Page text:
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BYE BYE, BONNIE: It’s been a rough week at Star magazine. Three staffers, including co-executive editor Mark Coleman, have turned in notices and are said to be headed to rival Life & Style. Coleman left Life & Style to lead Star’s West Coast bureau just 14 months ago, and moved into the New York headquarters earlier this year, disrupting the reporting structure and causing unease among some editors there. “No one is sad to see him go,” sniped one source. Coleman’s wife, however, never moved from California, and is now eight months pregnant. Coleman declined to comment on his plans, but the non-compete clause standard for top editors at American Media means he’ll likely have to cool his heels for a few months before taking up a position with a competitor. (The other two defectors are West Coast senior editor Maxine Page and senior photo editor Maria Fernandez-Buda.)

Why the sudden rash of exits? The general sense of uncertainty at American Media in the wake of last month’s drastic cost-cutting certainly has something to do with it. The large neon question mark hanging over editorial director Bonnie Fuller, whose contract is up for renewal in July, isn’t making people feel any more settled. But Star’s faltering newsstand sales may be a more immediate stimulus. According to estimates based on checkout scan data, three of the most recent four issues have sold between 600,000 and 700,000 copies on the newsstand — far fewer than the average of 863,508 reported to the Audit Bureau of Circulations in the second half of last year. Only the April 24 issue, whose main cover line read, “Britney’s Baby Fractures Skull!”, broke the 700,000 mark, sources said. An American Media spokeswoman said, “Our rate base is 1.5 million and the magazine will achieve its rate base. But we don’t give out numbers for individual issues.”
Jeff Bercovici

OH SO RICE: Who knew conversation topics at Good Housekeeping luncheons weren’t limited to roast recipes and pruning techniques? On Tuesday, the day a letter from Iranian President Mahmoud Ahmadinejad to President George W. Bush was made public, Secretary of State Condoleezza Rice was grilled about the administration’s position on Iran during a private luncheon for 25 mostly media people hosted by the magazine. At the Hearst Corp. temporary corporate offices at Sixth Avenue and 54th Street, Rice began by talking about her piano-playing days, but Time managing editor Jim Kelly, who had escorted Rice around the Time 100 event the previous night, and Newsweek editor Mark Whitaker redirected her in a Q&A session. Whitaker wanted to know the status of negotiations with Iran, while Kelly asked for Rice’s opinion on Ahmadinejad “as a man and as a politician.”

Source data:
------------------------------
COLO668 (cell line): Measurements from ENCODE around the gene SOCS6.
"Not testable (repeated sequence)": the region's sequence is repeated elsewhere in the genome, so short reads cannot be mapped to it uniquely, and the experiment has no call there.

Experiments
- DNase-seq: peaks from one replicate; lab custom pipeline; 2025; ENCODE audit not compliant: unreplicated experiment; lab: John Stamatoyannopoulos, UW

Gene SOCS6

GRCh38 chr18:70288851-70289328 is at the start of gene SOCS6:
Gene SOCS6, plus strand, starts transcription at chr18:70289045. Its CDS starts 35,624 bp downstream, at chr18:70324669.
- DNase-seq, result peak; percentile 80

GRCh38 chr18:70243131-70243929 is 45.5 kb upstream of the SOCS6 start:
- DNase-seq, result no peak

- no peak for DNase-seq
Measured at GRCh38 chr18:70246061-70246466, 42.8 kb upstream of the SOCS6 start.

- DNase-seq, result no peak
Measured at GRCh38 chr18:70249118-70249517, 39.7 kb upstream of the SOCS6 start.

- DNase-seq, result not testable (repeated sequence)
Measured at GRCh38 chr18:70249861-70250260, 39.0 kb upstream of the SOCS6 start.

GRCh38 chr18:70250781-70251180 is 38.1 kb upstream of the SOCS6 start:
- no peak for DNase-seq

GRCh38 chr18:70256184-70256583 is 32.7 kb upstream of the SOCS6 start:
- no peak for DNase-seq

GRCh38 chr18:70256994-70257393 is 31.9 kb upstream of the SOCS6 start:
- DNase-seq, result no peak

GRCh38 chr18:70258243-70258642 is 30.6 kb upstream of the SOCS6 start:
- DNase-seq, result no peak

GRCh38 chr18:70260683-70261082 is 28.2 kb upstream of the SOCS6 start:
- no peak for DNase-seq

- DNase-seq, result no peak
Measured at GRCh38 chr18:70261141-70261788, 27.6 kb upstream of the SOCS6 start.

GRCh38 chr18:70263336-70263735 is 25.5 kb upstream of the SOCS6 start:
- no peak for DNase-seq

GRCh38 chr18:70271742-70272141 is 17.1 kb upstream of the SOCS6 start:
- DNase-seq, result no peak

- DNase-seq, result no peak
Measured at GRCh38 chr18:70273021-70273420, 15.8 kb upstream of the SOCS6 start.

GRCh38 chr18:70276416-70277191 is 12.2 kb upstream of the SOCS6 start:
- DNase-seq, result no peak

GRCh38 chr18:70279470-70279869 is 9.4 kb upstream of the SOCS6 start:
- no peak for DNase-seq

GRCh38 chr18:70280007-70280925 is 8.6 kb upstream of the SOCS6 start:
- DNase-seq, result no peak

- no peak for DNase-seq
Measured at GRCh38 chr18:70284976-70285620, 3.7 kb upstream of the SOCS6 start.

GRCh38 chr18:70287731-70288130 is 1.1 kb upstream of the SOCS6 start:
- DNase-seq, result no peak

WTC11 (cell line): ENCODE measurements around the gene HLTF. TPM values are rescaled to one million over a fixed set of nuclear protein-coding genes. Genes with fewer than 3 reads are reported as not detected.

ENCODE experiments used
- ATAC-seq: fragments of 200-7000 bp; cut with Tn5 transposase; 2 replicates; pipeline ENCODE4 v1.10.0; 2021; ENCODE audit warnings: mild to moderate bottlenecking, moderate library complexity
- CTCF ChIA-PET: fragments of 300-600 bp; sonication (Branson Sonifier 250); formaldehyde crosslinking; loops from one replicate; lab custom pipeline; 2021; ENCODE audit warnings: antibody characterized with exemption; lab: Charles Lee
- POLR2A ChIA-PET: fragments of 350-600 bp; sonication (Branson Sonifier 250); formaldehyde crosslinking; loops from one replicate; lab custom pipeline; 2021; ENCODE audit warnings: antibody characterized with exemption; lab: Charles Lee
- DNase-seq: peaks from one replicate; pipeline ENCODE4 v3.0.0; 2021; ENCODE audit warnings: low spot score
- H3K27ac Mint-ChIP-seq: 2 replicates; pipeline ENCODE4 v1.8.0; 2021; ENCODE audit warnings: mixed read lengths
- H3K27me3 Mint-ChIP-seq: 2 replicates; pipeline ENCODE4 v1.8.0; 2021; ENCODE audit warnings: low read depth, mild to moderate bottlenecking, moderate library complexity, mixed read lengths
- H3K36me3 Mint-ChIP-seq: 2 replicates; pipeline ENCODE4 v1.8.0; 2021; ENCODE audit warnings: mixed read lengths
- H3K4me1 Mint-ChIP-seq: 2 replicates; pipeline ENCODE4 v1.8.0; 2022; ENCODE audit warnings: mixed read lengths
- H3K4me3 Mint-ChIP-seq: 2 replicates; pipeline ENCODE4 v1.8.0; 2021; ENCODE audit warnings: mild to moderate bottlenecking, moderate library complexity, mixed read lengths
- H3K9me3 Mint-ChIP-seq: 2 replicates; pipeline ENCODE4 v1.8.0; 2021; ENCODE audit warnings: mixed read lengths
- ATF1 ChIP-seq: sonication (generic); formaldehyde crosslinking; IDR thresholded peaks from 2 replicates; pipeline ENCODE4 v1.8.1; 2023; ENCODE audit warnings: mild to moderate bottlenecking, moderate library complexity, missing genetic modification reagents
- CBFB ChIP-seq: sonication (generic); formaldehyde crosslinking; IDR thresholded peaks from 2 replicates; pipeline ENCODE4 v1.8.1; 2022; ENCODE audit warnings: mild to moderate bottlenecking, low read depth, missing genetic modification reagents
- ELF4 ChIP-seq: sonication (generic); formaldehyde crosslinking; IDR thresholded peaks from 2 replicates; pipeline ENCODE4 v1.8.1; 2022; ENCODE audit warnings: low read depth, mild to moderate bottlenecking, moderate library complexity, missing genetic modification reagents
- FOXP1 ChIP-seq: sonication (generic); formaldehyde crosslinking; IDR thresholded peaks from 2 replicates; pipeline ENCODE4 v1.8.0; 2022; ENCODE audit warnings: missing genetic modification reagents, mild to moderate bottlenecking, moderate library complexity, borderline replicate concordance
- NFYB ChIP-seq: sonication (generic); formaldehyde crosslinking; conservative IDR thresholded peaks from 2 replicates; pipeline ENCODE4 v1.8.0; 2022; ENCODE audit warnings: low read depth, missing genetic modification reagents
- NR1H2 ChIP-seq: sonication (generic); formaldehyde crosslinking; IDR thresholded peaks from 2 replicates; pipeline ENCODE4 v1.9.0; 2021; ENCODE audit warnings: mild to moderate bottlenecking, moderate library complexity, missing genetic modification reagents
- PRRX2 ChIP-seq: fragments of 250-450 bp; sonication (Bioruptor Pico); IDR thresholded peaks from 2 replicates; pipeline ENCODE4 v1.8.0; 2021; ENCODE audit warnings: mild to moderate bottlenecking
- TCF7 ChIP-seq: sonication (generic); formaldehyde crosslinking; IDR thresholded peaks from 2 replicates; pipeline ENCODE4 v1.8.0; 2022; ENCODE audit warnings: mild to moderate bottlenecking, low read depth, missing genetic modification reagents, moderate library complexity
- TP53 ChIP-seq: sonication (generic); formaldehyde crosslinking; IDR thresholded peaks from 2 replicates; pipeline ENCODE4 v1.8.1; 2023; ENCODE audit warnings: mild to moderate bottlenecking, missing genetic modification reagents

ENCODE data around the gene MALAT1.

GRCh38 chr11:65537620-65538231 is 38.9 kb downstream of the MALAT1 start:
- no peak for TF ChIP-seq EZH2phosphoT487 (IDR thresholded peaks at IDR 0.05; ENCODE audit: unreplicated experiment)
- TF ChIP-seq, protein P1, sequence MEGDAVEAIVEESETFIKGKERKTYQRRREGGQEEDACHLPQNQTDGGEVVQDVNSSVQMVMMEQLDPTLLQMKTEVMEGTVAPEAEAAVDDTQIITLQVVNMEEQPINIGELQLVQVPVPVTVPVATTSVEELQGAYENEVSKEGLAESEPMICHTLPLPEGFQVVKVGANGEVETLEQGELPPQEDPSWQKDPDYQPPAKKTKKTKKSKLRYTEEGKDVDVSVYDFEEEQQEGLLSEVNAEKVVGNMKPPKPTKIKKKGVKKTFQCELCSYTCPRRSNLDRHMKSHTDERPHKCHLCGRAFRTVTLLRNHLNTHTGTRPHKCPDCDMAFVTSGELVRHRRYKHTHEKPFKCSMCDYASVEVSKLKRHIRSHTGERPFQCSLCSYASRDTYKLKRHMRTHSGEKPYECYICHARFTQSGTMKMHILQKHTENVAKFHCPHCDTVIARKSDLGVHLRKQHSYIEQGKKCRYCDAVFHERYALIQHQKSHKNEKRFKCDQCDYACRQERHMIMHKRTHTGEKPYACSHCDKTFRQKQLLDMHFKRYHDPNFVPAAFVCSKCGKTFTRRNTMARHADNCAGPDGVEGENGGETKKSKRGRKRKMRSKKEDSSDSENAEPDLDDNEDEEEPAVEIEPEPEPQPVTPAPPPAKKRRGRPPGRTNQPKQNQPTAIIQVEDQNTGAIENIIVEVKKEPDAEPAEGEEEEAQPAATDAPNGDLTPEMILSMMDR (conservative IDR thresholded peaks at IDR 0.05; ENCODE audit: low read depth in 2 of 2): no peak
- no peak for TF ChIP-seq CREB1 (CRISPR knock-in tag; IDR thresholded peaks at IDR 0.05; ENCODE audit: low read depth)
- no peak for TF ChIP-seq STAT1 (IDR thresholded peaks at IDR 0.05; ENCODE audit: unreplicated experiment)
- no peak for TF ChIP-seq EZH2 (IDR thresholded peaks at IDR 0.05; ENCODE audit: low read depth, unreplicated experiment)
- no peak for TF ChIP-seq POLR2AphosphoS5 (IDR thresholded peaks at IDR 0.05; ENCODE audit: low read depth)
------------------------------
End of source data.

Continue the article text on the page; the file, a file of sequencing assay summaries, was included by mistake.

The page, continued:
This story first appeared in the May 10, 2006 issue of WWD. Subscribe Today.

The luncheon followed a piece in Good Housekeeping’s May issue in which Rice was interviewed about her mother, Angelena Ray Rice, who passed away in 1985 when Rice was 30. Also in attendance: Good Housekeeping’s editor in chief Ellen Levine, Barbara Walters, Katie Couric, Diane Sawyer, Esquire editor in chief David Granger and O editor at large Gayle King.
Sara James